On Monday, the Japan Meteorological Agency announced the end of the rainy season in Tokyo and neighboring areas of eastern and central Japan, marking the first declaration since data became available in 1951. A strong high pressure has controlled Japan’s weather since the weekend and should do so for another week – possibly longer.
The rainy season, which usually starts in June and ends in mid-July, was three weeks shorter than average this year, lasting just 21 days. Due to exceptionally dry conditions, high temperatures soared to an average of 95 degrees. The maximum in the city of Isesaki, northwest of Tokyo, climbed twice to 104 degrees – the highest temperature since modern records began in 1875.
“Tokyo had highs over 35℃ (95F) for four consecutive days, making it the first time on record for June,” meteorologist Sayaka Mori said on Tuesday. on Twitter. More … than 550 monthly records were smashed across Japan.
Japan tops 104 degrees for first time in June amid record heatwave
In its first-ever power supply advisory, the Japanese government called on businesses and households to reduce their power consumption from 3 p.m. to 6 p.m. on certain days. Tokyo metropolitan government workers have been asked to work in the dark. In supermarkets across the country, lights were turned off in freezers. Electrical appliances in household goods stores were disconnected.
On Thursday, a thermal power plant in Fukushima prefecture in northeastern Japan was temporarily shut down due to technical problems. The Nakoso Power Station supplies electricity to a large part of eastern Japan, including the capital. The shutdown came as temperatures in Tokyo soared to nearly 98 degrees.
Japan has been grappling with power shortages since March, when an earthquake in the northeast shut down some of the country’s nuclear power plants. But energy demand is at its highest since 2011, when Japan was also hit by a record-breaking earthquake. The economy ministry has warned that the gap between supply and demand is “severe”.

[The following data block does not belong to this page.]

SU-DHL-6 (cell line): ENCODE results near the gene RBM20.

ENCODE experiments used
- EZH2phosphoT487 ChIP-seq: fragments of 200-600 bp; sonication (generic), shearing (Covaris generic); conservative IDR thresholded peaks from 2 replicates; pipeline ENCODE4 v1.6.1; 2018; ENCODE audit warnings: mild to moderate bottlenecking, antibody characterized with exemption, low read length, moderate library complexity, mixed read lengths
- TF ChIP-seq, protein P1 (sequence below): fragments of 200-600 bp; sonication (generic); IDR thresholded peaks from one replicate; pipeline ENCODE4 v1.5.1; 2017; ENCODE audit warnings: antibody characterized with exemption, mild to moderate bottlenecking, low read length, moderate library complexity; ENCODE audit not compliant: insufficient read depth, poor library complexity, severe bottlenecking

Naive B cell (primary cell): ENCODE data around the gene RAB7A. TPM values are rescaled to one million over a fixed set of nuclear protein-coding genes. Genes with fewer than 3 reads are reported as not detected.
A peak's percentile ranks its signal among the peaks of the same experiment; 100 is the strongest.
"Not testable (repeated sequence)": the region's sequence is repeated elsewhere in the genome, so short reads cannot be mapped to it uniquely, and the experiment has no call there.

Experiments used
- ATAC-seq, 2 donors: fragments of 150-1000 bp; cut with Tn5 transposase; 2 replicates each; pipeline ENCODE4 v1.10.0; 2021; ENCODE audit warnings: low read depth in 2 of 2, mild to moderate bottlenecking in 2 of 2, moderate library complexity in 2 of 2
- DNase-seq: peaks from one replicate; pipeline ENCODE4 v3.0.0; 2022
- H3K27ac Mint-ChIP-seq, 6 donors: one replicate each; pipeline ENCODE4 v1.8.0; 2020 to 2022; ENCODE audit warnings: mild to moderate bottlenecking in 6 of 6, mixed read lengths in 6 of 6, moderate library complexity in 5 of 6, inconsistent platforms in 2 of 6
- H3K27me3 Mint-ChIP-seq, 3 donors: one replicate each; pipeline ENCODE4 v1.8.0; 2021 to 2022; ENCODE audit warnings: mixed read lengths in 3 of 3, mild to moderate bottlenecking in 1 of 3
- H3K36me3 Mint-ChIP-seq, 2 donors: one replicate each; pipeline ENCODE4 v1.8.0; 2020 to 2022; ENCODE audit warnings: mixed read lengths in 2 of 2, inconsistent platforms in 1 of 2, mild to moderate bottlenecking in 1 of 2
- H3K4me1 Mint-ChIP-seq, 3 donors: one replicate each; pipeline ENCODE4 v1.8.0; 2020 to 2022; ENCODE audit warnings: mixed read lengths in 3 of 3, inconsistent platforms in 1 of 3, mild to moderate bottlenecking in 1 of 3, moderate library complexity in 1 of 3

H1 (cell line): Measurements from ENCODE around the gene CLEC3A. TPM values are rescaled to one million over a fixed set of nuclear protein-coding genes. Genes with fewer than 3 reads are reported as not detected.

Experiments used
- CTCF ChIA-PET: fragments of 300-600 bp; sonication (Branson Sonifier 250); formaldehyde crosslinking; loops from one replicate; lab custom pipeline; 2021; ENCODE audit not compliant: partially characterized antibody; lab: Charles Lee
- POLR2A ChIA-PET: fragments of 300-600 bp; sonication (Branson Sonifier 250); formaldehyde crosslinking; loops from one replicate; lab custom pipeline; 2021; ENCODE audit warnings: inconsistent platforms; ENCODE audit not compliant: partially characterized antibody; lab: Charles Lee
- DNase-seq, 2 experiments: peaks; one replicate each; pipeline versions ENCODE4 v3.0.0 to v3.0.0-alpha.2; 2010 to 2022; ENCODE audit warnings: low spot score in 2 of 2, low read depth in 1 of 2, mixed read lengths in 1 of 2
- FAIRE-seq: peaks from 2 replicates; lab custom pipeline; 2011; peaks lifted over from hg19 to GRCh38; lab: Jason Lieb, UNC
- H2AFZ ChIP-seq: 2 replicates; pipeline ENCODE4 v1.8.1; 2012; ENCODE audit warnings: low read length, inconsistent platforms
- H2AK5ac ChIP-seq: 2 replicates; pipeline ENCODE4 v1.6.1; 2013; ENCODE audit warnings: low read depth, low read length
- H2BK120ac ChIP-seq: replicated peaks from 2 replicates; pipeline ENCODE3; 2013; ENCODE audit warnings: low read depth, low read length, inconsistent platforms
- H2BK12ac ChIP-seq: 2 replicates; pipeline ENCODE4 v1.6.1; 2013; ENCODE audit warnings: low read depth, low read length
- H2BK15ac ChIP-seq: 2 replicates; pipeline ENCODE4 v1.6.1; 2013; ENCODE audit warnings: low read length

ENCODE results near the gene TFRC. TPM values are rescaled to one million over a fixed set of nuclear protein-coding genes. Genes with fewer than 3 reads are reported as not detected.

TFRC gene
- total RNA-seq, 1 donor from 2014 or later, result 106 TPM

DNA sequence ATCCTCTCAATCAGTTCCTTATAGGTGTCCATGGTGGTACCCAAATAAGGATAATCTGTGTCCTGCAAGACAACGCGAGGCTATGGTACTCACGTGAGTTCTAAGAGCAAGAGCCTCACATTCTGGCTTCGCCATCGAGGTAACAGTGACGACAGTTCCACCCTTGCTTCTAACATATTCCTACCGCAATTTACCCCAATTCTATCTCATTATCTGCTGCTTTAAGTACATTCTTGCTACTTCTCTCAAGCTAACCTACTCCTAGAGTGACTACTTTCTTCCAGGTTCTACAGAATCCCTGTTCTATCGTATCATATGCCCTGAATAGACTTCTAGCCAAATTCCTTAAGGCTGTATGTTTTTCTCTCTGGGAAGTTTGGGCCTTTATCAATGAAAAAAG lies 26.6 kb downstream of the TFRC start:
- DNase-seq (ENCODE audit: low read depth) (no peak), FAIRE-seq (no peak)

Russia’s invasion of Ukraine has also led to higher energy prices, leaving government leaders around the world in difficult positions. Japan is not the only country to record abnormally high temperatures: Spain, India, Algeria, Finland, Iran and Italy also experienced scorching heat.
To minimize energy costs while conserving energy, Japanese Prime Minister Fumio Kishida announced a reward system to encourage households to reduce their energy consumption.
The government said on Friday it would hand out ‘points’ worth 2,000 yen (about $15) to households if they participate in a nationwide ‘energy saving programme’, sparking outrage on social media as residents grow increasingly frustrated with the government’s mixed messages. In recent days, officials have also encouraged the use of air conditioning to prevent heatstroke.
A quarter of the country’s population is elderly, more at risk of serious health problems due to the extreme heat.
The heat wave is also affecting rivers and dams across the country. The Sameura Dam reservoir is at 34.9 percent capacity, less than half its usual level for this time of year. It is feared that it will dry up in July.
Although Japan relaxed its outdoor mask mandate for the pandemic in mid-May, many residents still choose to wear face coverings outside. The Department of Health, in response, is running advertisements and distributing leaflets to encourage people to remove their masks when moving, walking and exercising. The ministry also launched a social media campaign with the hashtag #lettakeoffyourmasks to raise awareness about heatstroke prevention.
The La Niña weather pattern is likely a major contributor to the persistent heat. This helps move the typical Pacific jet stream and high pressure northward, leaving Japan in a region at risk for heat waves due to expanding heat domes.
Tsui and Livingston reported from Washington, and Inuma reported from Tokyo.